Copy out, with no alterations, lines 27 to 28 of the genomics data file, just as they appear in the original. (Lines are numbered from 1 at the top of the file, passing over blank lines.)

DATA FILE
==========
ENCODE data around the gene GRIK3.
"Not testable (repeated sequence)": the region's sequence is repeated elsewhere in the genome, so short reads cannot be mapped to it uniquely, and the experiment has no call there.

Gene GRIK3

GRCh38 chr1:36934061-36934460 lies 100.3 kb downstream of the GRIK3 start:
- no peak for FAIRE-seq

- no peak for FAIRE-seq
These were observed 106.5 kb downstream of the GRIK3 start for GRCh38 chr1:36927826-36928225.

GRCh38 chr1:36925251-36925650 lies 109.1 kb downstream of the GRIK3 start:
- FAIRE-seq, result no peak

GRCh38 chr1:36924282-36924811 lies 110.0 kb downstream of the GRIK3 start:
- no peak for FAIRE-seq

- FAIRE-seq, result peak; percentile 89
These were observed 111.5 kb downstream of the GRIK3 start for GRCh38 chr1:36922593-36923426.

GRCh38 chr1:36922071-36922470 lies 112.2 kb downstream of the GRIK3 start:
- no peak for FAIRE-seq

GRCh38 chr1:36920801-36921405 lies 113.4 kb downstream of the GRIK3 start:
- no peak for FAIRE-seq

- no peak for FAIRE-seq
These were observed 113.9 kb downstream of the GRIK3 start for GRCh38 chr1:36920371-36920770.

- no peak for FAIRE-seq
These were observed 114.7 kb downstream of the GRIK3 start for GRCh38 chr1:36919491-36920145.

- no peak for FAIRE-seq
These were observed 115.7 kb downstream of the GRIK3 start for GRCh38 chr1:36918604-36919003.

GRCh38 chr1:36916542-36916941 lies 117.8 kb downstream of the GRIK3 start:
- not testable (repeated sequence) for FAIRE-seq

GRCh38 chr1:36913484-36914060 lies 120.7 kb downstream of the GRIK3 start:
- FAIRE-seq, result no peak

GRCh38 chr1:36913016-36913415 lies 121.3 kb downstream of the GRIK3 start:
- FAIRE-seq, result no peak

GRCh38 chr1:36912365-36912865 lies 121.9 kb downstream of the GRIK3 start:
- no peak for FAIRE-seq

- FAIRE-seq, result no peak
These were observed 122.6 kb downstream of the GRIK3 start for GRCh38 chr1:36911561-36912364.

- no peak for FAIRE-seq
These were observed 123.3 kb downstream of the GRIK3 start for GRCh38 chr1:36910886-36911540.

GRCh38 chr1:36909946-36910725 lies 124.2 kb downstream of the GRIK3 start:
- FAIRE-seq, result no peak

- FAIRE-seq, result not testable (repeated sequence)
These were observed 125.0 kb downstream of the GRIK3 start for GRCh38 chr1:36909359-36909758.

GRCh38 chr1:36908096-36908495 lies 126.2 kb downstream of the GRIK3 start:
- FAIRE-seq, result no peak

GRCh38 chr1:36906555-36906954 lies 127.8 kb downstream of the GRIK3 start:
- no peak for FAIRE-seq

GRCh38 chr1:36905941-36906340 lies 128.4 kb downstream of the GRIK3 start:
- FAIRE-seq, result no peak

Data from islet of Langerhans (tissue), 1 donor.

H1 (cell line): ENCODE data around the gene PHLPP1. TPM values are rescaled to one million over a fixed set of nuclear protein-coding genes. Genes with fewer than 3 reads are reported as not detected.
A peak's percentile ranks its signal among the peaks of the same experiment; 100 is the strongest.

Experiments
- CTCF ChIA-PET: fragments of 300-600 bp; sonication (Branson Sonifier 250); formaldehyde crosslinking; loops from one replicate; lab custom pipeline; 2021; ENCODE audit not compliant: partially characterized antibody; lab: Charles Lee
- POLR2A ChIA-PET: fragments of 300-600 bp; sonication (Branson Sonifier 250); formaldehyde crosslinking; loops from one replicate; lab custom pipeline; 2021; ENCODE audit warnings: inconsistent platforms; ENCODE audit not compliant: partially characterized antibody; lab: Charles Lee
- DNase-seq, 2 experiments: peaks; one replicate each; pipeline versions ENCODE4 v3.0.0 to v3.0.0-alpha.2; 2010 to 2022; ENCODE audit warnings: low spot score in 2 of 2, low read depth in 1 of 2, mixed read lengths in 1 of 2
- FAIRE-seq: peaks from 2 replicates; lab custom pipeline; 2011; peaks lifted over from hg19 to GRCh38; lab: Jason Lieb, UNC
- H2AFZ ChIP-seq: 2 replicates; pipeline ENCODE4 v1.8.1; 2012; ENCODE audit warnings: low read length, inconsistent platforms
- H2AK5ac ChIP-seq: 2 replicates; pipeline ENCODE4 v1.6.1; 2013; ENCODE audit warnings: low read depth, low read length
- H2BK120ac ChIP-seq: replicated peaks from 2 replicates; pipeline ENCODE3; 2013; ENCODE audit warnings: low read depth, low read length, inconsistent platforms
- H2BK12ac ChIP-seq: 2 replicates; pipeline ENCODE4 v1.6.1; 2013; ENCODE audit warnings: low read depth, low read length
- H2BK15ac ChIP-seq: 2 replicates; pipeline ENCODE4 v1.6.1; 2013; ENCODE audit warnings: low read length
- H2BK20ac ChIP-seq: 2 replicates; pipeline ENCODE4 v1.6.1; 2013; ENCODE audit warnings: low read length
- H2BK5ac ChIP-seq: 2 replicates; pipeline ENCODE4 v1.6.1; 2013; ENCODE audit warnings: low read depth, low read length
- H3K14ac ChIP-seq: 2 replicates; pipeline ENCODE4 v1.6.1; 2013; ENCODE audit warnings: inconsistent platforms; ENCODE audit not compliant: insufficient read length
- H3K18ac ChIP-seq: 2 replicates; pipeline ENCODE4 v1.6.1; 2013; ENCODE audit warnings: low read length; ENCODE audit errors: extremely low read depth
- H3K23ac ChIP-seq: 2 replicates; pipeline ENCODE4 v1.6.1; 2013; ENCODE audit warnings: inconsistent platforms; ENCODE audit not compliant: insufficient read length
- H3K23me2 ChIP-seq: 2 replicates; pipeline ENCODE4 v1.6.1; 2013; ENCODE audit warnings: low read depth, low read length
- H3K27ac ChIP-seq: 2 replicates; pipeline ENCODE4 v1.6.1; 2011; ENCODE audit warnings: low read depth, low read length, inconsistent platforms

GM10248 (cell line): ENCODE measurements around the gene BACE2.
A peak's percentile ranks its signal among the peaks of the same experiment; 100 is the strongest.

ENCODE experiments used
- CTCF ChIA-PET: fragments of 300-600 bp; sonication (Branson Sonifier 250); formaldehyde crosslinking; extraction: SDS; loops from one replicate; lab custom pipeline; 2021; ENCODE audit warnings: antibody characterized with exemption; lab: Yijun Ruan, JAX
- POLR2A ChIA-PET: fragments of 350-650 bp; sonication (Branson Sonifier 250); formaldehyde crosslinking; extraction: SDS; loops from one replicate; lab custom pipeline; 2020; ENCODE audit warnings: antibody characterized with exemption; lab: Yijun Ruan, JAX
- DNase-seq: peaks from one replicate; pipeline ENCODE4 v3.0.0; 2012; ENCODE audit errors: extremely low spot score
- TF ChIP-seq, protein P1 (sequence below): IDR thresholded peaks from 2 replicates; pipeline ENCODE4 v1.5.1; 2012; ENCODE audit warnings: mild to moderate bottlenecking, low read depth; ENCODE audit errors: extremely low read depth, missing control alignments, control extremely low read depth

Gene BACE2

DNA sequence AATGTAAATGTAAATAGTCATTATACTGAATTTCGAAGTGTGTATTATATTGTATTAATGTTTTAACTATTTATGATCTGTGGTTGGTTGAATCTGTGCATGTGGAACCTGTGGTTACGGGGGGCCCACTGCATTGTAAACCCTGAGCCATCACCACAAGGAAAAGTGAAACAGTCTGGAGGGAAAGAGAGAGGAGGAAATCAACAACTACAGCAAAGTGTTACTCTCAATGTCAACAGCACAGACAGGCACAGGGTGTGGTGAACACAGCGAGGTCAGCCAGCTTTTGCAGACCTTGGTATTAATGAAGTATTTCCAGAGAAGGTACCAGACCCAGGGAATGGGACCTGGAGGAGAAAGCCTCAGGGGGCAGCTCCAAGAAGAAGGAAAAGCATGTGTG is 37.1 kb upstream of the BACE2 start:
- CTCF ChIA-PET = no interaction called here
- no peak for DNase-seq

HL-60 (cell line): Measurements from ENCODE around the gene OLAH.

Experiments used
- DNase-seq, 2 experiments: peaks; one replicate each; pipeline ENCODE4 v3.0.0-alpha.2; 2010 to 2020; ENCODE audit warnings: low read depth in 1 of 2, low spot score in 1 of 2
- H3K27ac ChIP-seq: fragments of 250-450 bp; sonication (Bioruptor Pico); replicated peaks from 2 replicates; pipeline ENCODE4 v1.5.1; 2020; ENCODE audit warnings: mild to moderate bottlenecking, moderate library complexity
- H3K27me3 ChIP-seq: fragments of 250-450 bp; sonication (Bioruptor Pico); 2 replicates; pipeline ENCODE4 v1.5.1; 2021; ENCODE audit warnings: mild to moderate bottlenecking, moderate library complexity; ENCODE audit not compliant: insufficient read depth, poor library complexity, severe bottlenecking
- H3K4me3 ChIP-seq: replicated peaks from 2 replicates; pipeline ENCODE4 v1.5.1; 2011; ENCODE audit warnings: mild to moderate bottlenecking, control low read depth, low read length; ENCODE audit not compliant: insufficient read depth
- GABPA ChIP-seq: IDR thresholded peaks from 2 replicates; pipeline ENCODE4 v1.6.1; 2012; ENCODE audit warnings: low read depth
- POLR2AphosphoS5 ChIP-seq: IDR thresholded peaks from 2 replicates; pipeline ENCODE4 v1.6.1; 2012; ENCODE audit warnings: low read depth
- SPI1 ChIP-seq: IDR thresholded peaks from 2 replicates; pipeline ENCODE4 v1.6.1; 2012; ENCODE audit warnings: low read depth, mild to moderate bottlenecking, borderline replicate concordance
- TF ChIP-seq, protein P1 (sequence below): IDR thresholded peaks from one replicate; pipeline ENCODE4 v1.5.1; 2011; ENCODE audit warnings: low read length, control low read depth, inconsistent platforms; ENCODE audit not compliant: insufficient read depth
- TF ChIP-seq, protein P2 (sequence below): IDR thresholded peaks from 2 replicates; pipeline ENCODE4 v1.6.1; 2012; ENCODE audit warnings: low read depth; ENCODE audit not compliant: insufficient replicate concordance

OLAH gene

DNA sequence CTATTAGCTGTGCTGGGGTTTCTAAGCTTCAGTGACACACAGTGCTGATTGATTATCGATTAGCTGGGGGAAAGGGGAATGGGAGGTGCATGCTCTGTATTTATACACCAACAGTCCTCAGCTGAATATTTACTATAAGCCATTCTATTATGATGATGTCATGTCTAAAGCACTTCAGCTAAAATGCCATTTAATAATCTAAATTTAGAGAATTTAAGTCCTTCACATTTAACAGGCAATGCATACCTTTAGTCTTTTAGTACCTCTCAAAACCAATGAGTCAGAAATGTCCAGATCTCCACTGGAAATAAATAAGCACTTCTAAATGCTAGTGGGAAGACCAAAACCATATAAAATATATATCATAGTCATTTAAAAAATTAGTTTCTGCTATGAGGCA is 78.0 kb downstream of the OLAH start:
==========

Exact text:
- FAIRE-seq, result no peak

GRCh38 chr1:36913016-36913415 lies 121.3 kb downstream of the GRIK3 start: